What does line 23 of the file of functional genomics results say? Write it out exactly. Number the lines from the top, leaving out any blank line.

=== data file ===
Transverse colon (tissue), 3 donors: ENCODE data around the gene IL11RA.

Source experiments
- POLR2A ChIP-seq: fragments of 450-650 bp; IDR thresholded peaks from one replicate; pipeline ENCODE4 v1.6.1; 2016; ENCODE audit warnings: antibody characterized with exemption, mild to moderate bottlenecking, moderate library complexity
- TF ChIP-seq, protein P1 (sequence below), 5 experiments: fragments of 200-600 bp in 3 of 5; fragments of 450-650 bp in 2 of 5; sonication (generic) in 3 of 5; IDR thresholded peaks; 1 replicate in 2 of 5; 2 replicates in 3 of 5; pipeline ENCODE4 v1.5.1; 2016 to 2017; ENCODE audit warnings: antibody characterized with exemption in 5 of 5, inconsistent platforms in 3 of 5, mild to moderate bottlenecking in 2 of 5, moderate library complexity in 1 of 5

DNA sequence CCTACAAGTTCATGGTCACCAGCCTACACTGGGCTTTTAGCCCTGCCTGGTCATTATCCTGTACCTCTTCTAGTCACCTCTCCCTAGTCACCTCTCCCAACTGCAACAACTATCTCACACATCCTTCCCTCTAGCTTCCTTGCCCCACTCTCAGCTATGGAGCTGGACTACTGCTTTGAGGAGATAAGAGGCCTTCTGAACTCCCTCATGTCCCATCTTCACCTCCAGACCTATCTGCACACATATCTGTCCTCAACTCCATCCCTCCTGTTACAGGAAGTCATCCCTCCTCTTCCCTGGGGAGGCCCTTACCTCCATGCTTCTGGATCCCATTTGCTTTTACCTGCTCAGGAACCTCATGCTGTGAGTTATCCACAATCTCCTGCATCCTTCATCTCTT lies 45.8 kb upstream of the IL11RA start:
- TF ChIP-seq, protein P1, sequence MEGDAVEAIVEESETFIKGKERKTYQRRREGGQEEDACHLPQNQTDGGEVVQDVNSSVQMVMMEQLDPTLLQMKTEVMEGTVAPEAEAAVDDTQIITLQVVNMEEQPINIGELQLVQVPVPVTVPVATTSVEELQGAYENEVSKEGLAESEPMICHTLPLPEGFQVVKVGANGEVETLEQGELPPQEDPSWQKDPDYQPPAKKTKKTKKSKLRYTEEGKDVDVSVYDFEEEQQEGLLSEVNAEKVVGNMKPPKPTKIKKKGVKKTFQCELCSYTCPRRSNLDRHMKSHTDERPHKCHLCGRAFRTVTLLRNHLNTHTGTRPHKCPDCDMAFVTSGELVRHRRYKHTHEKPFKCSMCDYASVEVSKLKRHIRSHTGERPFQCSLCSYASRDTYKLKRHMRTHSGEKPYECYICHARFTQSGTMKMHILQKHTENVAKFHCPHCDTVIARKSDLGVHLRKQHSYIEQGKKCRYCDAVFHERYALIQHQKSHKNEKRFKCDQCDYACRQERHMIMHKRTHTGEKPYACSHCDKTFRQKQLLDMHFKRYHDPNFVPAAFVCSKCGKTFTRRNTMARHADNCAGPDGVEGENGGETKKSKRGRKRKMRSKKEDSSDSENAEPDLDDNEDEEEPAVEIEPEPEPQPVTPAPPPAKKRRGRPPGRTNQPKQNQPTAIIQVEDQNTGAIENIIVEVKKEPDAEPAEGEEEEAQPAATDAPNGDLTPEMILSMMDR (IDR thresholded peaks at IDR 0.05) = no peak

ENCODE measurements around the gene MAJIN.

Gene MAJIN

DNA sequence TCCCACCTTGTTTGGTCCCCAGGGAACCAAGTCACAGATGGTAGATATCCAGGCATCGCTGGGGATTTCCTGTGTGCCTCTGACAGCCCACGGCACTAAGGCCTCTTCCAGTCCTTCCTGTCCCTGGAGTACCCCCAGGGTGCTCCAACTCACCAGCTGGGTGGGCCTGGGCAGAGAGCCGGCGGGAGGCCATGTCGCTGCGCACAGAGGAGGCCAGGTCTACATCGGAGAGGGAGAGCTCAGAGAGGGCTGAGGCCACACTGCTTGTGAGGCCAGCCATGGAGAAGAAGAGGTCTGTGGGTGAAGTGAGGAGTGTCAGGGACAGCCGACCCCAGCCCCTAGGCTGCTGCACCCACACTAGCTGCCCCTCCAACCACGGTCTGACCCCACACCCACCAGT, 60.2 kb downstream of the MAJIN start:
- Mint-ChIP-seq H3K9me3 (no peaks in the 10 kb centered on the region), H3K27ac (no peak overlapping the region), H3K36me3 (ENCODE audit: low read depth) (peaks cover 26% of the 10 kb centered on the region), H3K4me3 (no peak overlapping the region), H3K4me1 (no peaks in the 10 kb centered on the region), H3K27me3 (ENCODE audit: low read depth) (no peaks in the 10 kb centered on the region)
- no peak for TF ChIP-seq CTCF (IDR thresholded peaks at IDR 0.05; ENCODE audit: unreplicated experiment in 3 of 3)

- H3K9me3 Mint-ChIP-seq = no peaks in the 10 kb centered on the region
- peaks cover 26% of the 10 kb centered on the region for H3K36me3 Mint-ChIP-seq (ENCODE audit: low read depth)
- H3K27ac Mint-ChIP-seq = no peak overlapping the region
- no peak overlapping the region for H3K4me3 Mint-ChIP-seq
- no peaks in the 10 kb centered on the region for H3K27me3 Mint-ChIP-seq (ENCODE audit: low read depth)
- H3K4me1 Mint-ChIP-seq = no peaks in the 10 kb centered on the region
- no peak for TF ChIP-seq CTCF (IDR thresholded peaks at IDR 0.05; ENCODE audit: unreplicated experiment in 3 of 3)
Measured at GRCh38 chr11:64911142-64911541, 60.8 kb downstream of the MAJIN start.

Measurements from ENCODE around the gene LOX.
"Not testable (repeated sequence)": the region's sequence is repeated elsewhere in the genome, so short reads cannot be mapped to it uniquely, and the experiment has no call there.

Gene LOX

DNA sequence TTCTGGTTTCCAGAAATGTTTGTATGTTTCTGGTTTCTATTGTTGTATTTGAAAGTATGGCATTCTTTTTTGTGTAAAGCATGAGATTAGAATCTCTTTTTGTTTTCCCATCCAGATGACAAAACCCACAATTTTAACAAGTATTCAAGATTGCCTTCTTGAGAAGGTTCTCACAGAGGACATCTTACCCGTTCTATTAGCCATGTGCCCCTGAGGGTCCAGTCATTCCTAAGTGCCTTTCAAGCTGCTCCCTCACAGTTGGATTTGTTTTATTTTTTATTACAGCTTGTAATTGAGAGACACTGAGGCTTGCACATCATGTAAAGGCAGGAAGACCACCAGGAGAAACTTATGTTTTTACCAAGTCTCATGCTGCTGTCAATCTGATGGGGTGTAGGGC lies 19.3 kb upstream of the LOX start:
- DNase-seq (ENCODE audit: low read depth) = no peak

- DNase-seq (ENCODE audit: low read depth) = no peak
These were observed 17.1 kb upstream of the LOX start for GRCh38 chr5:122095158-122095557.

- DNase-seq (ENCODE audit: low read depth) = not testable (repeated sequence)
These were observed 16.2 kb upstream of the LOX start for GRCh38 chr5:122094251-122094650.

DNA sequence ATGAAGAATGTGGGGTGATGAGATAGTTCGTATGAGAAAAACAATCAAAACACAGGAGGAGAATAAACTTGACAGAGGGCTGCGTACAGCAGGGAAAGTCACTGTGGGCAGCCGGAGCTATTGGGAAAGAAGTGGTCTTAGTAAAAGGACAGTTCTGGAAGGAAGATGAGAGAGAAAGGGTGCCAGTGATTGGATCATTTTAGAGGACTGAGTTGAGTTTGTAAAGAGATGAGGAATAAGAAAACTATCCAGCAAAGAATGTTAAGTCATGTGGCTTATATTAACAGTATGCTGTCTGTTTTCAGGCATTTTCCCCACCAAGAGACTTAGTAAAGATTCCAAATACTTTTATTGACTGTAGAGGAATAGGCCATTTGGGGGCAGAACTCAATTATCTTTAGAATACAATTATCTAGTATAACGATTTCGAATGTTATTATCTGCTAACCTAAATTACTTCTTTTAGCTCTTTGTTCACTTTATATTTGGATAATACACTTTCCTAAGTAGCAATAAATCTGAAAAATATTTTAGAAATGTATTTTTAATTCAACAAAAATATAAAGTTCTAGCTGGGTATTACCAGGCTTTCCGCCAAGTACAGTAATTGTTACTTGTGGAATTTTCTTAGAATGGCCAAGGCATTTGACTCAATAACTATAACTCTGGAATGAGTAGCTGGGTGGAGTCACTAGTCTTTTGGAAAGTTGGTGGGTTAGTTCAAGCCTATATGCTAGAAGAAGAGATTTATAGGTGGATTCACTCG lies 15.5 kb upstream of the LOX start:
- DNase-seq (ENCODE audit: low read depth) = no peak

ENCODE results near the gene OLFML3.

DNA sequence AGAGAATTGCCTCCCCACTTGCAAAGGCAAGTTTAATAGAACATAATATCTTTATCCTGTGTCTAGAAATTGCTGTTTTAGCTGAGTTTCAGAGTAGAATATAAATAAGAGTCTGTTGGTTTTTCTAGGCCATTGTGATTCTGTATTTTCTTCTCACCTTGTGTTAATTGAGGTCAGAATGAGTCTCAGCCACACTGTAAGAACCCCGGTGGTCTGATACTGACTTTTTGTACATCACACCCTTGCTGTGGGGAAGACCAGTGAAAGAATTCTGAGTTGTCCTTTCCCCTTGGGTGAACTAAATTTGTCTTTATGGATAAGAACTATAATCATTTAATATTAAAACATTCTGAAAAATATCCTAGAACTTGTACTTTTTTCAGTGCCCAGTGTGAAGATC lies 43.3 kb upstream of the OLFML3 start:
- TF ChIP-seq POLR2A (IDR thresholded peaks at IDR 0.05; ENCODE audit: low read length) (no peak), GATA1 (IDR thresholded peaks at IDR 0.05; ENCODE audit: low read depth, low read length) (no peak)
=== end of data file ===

DNA sequence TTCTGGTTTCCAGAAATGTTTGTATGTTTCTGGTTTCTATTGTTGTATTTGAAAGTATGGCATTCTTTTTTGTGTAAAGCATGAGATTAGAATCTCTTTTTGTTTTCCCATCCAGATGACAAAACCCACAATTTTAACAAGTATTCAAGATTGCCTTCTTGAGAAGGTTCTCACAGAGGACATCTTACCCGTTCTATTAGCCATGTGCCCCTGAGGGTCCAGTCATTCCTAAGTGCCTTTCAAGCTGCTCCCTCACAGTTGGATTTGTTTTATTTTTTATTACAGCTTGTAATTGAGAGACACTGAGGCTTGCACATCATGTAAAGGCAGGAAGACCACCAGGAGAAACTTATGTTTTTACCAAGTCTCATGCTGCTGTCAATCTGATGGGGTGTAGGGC lies 19.3 kb upstream of the LOX start: